Bryant again authored today’s entry. He writes:
Thank you to Sandy Steinman (Sandy Steinman@Flickr or his blog, Natural History Wanderings) for today’s image of Agave shawii (commonly referred to as Shaw’s agave). The photo was contributed via the Botany Photo of the Day Flickr Pool.
Agave shawii is a small- to medium-sized member of the Asparagaceae. Basal rosettes of the plants, comprised of thick fleshy leaves with robust marginal spines, usually reach heights of about a meter (3 ft.) high and just under a meter wide upon maturity. It is native to Baja California as well as a few localities in southern California; this particular specimen was photographed at the Regional Parks Botanical Garden in Tilden Park, Berkeley, California.
The reproductive stalk pictured above grows about 3-5 meters (10-16 feet) tall and typically only flowers once! Like most species of Agave, Agave shawii is semelparous, meaning the rosette typically dies after it flowers. Many agaves allocate upwards of 50% of the measureable energy stored within their biomass to forming the reproductive structure and nectar for the proliferation of flowers; Agave shawii can take up to 30 years or more to do so depending on environmental conditions. Though the reproductive process may kill the parent individual, many agaves take up insurance measures in the form of vegetative rosettes that often form on the roots or sometimes the reproductive stem before, during or after the reproductive cycle takes place (see: Arizaga et al. 1995. Insurance against reproductive failure in a semelparous plant: bulbil formation in Agave macroacantha flowering stalks. (PDF) Oecologia. 101:329-334.). Therefore, clones of the parent individual may survive for centuries–often in small colonies.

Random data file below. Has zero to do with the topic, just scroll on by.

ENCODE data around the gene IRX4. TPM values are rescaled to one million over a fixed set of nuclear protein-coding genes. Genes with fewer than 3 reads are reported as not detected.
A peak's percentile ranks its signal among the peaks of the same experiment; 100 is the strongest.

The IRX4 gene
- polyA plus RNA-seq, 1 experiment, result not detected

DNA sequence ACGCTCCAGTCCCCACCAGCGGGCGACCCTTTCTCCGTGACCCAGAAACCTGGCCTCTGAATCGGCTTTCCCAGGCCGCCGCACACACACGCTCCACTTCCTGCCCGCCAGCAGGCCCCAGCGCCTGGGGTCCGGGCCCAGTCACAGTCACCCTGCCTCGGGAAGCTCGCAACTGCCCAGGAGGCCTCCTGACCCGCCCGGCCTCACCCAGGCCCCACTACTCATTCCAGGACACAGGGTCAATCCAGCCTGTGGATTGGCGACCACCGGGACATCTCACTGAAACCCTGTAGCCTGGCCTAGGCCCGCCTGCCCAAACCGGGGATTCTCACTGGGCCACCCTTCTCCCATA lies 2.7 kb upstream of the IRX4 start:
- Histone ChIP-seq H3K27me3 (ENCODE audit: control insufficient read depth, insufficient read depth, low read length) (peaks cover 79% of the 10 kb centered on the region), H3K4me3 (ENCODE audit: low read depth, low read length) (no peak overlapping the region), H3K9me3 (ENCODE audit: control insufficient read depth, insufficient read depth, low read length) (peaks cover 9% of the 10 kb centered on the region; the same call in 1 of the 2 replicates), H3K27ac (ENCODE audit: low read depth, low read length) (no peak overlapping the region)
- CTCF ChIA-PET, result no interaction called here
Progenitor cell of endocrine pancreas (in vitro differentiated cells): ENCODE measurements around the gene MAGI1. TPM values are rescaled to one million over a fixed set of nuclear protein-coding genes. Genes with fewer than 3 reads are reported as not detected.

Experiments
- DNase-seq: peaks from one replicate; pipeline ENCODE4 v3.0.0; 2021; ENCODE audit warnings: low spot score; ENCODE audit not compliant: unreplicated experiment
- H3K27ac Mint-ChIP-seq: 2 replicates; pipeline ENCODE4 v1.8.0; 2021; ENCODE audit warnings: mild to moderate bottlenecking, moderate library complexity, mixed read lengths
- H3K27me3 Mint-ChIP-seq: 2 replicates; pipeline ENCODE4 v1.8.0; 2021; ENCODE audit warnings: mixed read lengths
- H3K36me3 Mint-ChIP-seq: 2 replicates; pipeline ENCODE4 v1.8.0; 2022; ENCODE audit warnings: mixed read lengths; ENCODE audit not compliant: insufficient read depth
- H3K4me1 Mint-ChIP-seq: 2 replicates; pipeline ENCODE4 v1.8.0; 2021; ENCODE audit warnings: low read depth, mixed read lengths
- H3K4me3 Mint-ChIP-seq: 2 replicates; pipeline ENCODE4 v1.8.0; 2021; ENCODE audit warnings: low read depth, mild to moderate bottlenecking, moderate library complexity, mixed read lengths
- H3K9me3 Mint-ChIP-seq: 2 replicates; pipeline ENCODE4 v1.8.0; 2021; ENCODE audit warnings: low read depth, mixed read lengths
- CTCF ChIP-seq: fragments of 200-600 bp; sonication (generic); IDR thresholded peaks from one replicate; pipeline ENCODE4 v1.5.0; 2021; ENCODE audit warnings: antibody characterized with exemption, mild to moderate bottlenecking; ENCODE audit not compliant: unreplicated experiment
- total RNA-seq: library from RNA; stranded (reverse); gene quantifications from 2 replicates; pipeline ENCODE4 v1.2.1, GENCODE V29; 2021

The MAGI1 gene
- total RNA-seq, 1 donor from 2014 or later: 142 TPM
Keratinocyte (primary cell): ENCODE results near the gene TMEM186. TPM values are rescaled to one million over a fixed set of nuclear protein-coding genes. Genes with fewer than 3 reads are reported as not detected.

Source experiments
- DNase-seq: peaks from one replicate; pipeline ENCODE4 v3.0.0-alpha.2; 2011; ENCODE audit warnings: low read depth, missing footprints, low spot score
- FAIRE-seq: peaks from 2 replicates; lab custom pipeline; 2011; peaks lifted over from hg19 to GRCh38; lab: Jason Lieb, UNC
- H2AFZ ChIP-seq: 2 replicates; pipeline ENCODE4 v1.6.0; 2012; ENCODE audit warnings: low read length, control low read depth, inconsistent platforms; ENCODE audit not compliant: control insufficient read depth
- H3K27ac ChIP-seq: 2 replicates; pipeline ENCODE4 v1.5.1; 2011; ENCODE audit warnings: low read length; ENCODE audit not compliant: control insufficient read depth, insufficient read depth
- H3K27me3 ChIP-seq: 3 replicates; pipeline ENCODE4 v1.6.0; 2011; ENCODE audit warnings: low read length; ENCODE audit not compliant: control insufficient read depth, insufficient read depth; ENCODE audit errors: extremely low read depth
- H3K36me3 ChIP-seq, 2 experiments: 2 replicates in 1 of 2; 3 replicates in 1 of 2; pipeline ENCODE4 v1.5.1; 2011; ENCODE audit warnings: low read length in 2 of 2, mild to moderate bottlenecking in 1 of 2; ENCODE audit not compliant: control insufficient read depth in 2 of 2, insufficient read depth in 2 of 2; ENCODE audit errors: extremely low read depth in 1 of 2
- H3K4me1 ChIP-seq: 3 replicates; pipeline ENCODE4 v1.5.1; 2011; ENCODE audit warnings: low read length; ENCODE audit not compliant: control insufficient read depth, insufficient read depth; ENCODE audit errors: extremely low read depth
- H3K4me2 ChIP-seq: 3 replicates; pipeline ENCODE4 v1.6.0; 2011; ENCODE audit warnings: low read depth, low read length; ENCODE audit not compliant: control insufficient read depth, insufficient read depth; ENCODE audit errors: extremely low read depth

It should also be mentioned that this species is considered rare and endangered in its California distribution, and imperiled/vulnerable globally.